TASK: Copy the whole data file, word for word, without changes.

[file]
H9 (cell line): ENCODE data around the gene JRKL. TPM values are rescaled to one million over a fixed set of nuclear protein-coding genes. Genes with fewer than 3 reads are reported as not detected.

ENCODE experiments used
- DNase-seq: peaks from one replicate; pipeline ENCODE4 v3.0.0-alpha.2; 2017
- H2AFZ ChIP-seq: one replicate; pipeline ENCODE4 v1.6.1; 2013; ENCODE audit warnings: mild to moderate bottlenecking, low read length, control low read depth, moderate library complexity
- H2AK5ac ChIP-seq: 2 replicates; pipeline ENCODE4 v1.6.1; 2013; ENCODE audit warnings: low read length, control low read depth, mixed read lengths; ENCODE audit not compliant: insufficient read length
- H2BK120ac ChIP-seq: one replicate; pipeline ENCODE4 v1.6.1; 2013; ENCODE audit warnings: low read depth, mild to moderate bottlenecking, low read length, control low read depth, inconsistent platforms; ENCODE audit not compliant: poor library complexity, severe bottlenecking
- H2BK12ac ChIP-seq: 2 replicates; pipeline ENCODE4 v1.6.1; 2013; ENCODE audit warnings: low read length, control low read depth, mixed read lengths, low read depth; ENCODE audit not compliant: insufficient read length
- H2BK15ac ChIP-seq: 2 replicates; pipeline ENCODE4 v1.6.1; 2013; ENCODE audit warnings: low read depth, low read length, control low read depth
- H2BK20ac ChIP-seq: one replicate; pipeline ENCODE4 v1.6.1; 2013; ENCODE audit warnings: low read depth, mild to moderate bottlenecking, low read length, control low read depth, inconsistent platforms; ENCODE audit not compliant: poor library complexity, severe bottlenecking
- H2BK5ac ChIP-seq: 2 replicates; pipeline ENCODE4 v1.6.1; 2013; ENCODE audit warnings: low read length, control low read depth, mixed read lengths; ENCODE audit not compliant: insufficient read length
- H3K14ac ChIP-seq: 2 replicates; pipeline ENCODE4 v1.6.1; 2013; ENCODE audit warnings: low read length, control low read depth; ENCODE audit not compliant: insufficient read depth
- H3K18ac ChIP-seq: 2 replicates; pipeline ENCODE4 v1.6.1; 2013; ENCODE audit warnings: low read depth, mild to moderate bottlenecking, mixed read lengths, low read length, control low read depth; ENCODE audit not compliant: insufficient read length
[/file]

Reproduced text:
H9 (cell line): ENCODE data around the gene JRKL. TPM values are rescaled to one million over a fixed set of nuclear protein-coding genes. Genes with fewer than 3 reads are reported as not detected.

ENCODE experiments used
- DNase-seq: peaks from one replicate; pipeline ENCODE4 v3.0.0-alpha.2; 2017
- H2AFZ ChIP-seq: one replicate; pipeline ENCODE4 v1.6.1; 2013; ENCODE audit warnings: mild to moderate bottlenecking, low read length, control low read depth, moderate library complexity
- H2AK5ac ChIP-seq: 2 replicates; pipeline ENCODE4 v1.6.1; 2013; ENCODE audit warnings: low read length, control low read depth, mixed read lengths; ENCODE audit not compliant: insufficient read length
- H2BK120ac ChIP-seq: one replicate; pipeline ENCODE4 v1.6.1; 2013; ENCODE audit warnings: low read depth, mild to moderate bottlenecking, low read length, control low read depth, inconsistent platforms; ENCODE audit not compliant: poor library complexity, severe bottlenecking
- H2BK12ac ChIP-seq: 2 replicates; pipeline ENCODE4 v1.6.1; 2013; ENCODE audit warnings: low read length, control low read depth, mixed read lengths, low read depth; ENCODE audit not compliant: insufficient read length
- H2BK15ac ChIP-seq: 2 replicates; pipeline ENCODE4 v1.6.1; 2013; ENCODE audit warnings: low read depth, low read length, control low read depth
- H2BK20ac ChIP-seq: one replicate; pipeline ENCODE4 v1.6.1; 2013; ENCODE audit warnings: low read depth, mild to moderate bottlenecking, low read length, control low read depth, inconsistent platforms; ENCODE audit not compliant: poor library complexity, severe bottlenecking
- H2BK5ac ChIP-seq: 2 replicates; pipeline ENCODE4 v1.6.1; 2013; ENCODE audit warnings: low read length, control low read depth, mixed read lengths; ENCODE audit not compliant: insufficient read length
- H3K14ac ChIP-seq: 2 replicates; pipeline ENCODE4 v1.6.1; 2013; ENCODE audit warnings: low read length, control low read depth; ENCODE audit not compliant: insufficient read depth
- H3K18ac ChIP-seq: 2 replicates; pipeline ENCODE4 v1.6.1; 2013; ENCODE audit warnings: low read depth, mild to moderate bottlenecking, mixed read lengths, low read length, control low read depth; ENCODE audit not compliant: insufficient read length